Understanding what modulates the choice of repair pathway implemented on a DSB is a crucial issue in different contexts. Our main recent discoveries within this research topic are:
Balance between NHEJ and A-EJ – A-EJ works essentially in the absence of one or more of NHEJ proteins (Frit et al. 2014). Ku is a major suppressor of A-EJ by preventing access to DSBs (Cheng et al. 2011). An initial common step in A-EJ and HR repair is the degradation of a DNA strand from the ends of the DSBs by the so-called resection process. We have shown that single-stranded DNA oligonucleotides generated by resection impact the choice of the DSBs repair route through binding to Ku, blocking its DSB binding activity and thus activating A-EJ (Yuan et al. 2015).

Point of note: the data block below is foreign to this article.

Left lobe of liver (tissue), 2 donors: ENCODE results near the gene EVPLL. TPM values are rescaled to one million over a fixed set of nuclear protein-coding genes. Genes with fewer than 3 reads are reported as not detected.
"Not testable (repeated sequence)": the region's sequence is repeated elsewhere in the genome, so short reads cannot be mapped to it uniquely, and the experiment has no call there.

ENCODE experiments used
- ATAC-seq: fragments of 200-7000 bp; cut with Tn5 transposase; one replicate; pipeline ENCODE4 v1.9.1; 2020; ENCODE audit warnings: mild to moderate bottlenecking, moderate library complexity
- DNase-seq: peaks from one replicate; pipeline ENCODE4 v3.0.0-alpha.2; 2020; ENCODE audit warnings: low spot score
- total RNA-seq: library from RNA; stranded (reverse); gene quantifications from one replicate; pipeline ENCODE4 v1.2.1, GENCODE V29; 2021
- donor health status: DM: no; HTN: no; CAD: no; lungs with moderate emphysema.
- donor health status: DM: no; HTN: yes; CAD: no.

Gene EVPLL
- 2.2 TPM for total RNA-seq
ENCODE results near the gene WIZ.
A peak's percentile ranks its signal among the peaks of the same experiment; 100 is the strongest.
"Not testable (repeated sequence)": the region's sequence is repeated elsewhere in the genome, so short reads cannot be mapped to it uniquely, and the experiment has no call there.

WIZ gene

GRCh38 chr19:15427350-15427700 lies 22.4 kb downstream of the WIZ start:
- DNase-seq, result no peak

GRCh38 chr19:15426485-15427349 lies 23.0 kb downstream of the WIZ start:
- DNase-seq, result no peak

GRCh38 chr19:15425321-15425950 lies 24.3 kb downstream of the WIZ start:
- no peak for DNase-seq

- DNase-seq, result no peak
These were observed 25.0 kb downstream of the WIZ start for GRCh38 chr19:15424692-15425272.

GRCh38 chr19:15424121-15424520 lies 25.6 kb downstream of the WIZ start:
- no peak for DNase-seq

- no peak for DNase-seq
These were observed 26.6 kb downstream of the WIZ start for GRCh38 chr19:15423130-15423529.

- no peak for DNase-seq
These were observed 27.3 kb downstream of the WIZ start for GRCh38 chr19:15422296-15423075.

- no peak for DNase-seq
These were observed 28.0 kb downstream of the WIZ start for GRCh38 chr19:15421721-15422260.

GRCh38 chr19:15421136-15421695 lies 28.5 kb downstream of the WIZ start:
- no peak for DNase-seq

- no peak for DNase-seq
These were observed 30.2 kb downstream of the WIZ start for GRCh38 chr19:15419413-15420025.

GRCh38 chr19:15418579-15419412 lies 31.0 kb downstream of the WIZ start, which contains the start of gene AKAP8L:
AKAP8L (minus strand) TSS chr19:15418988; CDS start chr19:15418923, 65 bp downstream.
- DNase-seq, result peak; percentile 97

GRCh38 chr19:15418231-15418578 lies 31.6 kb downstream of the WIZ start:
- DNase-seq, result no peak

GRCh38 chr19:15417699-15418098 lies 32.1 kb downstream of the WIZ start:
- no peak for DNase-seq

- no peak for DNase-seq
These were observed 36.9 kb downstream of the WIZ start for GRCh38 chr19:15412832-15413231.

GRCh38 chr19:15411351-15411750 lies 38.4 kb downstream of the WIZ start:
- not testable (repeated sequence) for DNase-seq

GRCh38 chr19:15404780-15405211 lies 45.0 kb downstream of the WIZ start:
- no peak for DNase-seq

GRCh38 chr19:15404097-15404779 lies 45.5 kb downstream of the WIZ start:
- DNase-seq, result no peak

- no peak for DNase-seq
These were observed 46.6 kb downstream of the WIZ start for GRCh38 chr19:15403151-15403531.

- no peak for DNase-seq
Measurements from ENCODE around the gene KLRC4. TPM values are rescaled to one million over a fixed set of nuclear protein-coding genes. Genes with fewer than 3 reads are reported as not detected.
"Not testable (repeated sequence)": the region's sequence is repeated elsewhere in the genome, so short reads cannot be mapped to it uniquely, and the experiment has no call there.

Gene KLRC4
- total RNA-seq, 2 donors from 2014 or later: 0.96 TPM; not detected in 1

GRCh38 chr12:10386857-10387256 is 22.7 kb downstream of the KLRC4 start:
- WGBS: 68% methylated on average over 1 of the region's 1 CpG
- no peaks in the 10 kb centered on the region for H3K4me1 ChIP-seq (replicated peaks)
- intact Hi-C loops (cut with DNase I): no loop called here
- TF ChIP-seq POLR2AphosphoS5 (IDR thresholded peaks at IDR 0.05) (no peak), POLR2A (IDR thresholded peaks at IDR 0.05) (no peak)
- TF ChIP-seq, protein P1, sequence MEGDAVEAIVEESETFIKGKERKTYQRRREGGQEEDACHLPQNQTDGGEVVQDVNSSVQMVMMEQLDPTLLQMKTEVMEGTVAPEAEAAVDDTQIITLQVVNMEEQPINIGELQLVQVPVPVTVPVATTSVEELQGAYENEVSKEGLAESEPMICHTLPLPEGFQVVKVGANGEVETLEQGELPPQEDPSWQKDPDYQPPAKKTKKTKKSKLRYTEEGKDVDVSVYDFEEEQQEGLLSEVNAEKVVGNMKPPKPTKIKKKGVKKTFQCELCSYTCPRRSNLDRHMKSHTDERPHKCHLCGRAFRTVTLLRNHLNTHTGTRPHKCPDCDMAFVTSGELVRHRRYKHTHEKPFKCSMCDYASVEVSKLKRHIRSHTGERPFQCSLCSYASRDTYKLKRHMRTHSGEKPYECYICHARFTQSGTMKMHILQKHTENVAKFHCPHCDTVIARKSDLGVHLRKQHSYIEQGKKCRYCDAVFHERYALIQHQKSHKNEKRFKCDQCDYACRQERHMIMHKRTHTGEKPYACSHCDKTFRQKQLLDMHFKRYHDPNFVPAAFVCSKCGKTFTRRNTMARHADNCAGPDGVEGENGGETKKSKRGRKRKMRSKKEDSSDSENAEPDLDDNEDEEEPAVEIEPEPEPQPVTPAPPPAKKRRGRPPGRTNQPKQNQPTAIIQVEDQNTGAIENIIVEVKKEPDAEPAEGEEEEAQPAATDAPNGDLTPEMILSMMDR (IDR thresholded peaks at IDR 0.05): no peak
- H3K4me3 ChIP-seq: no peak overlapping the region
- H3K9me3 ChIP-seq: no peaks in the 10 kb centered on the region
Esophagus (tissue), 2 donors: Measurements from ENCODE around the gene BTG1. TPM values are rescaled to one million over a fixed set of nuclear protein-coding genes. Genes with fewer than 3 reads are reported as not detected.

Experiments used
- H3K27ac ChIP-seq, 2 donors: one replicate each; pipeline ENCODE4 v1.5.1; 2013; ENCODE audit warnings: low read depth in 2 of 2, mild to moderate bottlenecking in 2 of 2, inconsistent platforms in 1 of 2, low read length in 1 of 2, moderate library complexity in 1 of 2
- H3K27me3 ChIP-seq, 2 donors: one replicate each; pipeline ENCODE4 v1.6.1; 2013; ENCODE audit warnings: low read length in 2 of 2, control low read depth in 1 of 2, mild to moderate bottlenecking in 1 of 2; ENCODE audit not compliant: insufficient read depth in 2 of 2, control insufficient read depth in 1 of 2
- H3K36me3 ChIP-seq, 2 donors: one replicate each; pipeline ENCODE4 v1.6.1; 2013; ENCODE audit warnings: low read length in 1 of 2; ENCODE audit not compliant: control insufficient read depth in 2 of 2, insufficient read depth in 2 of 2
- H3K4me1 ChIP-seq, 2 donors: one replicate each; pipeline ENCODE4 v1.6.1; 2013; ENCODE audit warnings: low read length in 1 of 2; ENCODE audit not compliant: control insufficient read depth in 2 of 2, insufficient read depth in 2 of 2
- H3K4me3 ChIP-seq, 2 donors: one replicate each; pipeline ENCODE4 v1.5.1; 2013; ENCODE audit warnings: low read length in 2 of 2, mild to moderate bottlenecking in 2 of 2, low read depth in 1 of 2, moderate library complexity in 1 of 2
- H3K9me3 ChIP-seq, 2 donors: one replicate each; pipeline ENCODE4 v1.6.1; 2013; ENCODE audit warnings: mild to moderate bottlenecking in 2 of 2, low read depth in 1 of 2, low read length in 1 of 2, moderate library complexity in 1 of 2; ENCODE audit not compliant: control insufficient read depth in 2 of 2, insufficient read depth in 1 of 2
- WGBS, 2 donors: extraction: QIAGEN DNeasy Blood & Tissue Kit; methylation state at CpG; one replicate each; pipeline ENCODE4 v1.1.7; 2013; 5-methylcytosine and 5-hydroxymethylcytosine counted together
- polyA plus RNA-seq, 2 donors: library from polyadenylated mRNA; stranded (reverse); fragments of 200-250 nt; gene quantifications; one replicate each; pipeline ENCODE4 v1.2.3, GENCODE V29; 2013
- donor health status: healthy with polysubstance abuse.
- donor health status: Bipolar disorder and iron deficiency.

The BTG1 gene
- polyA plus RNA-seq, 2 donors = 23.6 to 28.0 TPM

Choice between C-NHEJ and HR – Campthotecin (CPT), a topoisomerase I inhibitor (topoI) whose derivatives are used in cancer therapy, selectively induces in replicating cells specific DSBs, characterized by one single end and thus only repairable by HR. HR is initiated by DNA resection which forms a 3′ single-stranded DNA tail. Ku blocks DSBs access to the exonuclease activities of resection. By using an original technique for imaging Ku foci at DSBs (Britton et al. 2013), we have demonstrated that Ku is very quickly eliminated from replicative one-ended CPT-induced DSBs to allow HR repair taking place. Coordination between the endonuclease and exonuclease activities of Mre11 and the endonuclease activity of CtIP ensures part of the Ku release of DSBs that allows HR to take place and block toxic NHEJ. Our results also revealed the existence of other as yet unknown activities that account for >50% of Ku’s release from these DSBs (Chanut et al. 2016).